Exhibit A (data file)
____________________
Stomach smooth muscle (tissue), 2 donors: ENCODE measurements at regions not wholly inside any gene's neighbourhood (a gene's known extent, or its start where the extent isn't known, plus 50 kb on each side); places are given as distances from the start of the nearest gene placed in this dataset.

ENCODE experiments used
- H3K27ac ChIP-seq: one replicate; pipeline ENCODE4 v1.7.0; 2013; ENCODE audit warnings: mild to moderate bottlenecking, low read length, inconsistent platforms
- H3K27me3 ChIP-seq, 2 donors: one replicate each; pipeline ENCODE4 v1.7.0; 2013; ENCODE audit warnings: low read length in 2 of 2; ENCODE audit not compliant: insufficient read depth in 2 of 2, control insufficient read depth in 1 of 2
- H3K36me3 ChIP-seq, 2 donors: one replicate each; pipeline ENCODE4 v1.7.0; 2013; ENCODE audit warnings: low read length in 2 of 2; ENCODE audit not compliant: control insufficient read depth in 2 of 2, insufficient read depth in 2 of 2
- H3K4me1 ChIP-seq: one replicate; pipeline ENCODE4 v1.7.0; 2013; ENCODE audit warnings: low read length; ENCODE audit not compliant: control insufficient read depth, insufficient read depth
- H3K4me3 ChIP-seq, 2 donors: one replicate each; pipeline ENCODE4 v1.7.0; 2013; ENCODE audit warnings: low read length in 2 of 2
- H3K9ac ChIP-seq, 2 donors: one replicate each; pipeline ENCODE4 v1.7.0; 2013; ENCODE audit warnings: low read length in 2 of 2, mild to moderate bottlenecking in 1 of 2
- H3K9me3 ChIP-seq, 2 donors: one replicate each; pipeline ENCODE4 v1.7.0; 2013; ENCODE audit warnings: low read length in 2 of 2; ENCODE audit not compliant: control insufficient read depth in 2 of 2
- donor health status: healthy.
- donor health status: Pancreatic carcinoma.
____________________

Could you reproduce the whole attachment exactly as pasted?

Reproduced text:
Stomach smooth muscle (tissue), 2 donors: ENCODE measurements at regions not wholly inside any gene's neighbourhood (a gene's known extent, or its start where the extent isn't known, plus 50 kb on each side); places are given as distances from the start of the nearest gene placed in this dataset.

ENCODE experiments used
- H3K27ac ChIP-seq: one replicate; pipeline ENCODE4 v1.7.0; 2013; ENCODE audit warnings: mild to moderate bottlenecking, low read length, inconsistent platforms
- H3K27me3 ChIP-seq, 2 donors: one replicate each; pipeline ENCODE4 v1.7.0; 2013; ENCODE audit warnings: low read length in 2 of 2; ENCODE audit not compliant: insufficient read depth in 2 of 2, control insufficient read depth in 1 of 2
- H3K36me3 ChIP-seq, 2 donors: one replicate each; pipeline ENCODE4 v1.7.0; 2013; ENCODE audit warnings: low read length in 2 of 2; ENCODE audit not compliant: control insufficient read depth in 2 of 2, insufficient read depth in 2 of 2
- H3K4me1 ChIP-seq: one replicate; pipeline ENCODE4 v1.7.0; 2013; ENCODE audit warnings: low read length; ENCODE audit not compliant: control insufficient read depth, insufficient read depth
- H3K4me3 ChIP-seq, 2 donors: one replicate each; pipeline ENCODE4 v1.7.0; 2013; ENCODE audit warnings: low read length in 2 of 2
- H3K9ac ChIP-seq, 2 donors: one replicate each; pipeline ENCODE4 v1.7.0; 2013; ENCODE audit warnings: low read length in 2 of 2, mild to moderate bottlenecking in 1 of 2
- H3K9me3 ChIP-seq, 2 donors: one replicate each; pipeline ENCODE4 v1.7.0; 2013; ENCODE audit warnings: low read length in 2 of 2; ENCODE audit not compliant: control insufficient read depth in 2 of 2
- donor health status: healthy.
- donor health status: Pancreatic carcinoma.